Man Stumbles Upon 500 Pound Dead Fish (Photos)

| by Sheena Vasani
The Goliath GrouperThe Goliath Grouper

A local fisherman discovered a recently deceased 500-pound fish Feb. 23 in Florida.

Daniel Armendariz, 23, of Cape Coral, and Sam Harmon, 24 pulled out the gigantic goliath grouper to raise awareness about the negative effects of freshwater released from nearby Lake Okeechobee, News Press reports. He was with a friend from Texas.

"We were about 20 minutes into our trip," Armendariz said as he recalled inspecting what they initially thought was the carcass of a manatee.

They soon realized it was the goliath grouper, a fish that can weigh up to 800 pounds and grow up to 8 feet in length.

"He was very fresh. It had to have died between 24 and 48 hours," Armendariz said.

"I'm thinking it's the low salinity [of the freshwater]," Armendariz said, trying to explain the animal’s death. "I can't be 100 percent sure."

Armendariz added he believes it might be the freshwater as it’s the first time he’s seen the devastating effect of it pouring into these waters.

Indeed, because of it, he said he’s been forced to fish farther out to sea.

However, officials report it’ll be another two to three weeks before the exact cause of death will be known.

"The cause of death is unknown at this time," a Florida Fish and Wildlife Conservation Commission spokesman, Frank McCloy, said. "It could be anything. Testing will shed more light."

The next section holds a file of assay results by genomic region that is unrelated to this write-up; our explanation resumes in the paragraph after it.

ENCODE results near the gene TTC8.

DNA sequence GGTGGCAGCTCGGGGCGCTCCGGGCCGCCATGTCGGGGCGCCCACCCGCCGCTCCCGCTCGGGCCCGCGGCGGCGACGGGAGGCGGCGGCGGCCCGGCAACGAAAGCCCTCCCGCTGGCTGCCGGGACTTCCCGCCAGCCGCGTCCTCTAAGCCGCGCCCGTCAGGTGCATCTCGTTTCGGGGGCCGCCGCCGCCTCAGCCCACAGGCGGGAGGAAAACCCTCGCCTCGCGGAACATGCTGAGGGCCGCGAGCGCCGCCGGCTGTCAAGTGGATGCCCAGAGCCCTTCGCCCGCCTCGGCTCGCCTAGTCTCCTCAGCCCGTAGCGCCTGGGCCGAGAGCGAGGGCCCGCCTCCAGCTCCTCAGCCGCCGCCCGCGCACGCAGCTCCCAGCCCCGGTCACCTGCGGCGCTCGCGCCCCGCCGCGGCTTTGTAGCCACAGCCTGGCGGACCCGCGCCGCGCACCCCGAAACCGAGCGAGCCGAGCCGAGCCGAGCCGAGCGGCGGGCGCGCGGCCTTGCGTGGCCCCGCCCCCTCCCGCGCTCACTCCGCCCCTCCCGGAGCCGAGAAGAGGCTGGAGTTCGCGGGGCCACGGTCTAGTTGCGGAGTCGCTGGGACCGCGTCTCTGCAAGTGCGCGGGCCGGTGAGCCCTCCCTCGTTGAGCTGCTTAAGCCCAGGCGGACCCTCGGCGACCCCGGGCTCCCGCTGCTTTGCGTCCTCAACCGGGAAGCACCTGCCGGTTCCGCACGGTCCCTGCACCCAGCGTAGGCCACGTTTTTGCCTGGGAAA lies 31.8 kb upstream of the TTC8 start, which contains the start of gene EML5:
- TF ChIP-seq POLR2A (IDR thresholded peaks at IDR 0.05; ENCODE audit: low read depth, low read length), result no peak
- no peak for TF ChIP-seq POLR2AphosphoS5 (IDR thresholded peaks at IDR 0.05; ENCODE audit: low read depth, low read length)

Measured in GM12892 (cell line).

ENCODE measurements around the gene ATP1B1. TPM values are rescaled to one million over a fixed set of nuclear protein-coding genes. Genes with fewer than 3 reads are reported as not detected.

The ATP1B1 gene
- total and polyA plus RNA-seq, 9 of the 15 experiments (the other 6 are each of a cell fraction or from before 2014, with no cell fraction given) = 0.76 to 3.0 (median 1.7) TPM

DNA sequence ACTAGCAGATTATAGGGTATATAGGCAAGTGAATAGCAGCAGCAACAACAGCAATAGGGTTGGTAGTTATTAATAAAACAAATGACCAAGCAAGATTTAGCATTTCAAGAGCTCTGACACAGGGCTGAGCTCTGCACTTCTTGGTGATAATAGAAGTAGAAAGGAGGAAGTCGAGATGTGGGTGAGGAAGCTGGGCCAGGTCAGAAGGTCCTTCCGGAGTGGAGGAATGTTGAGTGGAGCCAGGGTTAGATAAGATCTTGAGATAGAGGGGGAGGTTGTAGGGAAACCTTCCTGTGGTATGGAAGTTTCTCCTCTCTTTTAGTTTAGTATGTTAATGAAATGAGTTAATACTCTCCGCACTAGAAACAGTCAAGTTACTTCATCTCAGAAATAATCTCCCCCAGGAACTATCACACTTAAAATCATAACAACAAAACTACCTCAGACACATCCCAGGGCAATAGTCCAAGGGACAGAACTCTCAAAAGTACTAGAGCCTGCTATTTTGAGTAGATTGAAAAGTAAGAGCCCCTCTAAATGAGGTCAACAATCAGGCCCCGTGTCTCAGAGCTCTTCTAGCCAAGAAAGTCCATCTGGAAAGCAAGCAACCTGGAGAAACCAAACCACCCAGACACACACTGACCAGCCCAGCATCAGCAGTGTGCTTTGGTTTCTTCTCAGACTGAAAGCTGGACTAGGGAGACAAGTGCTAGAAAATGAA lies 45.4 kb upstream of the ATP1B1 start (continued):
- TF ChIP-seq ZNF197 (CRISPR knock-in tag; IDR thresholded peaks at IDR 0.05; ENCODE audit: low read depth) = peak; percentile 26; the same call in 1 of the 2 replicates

This isn’t the first time a goliath grouper in Florida has captured national attention.

National Geographic reports in November 2015 a group of goliath groupers engaged in a tug of war with Grayson Shepard while he was spearfishing.

“I weigh 220 lbs. [100 kilograms], and it dragged me easily 20 feet [6 meters] or so before letting go,” Shepard says.

Indeed the creatures may have been hunting down Shephard to catch his fish.

“[Were they] following the diver around? No question about it. They probably know his boat by the sound of it,” says R. Grant Gilmore, a fish ecologist at Estuarine, Coastal and Ocean Science, Inc.

Sources: News PressNational Geographic /Photo Credit: News Press

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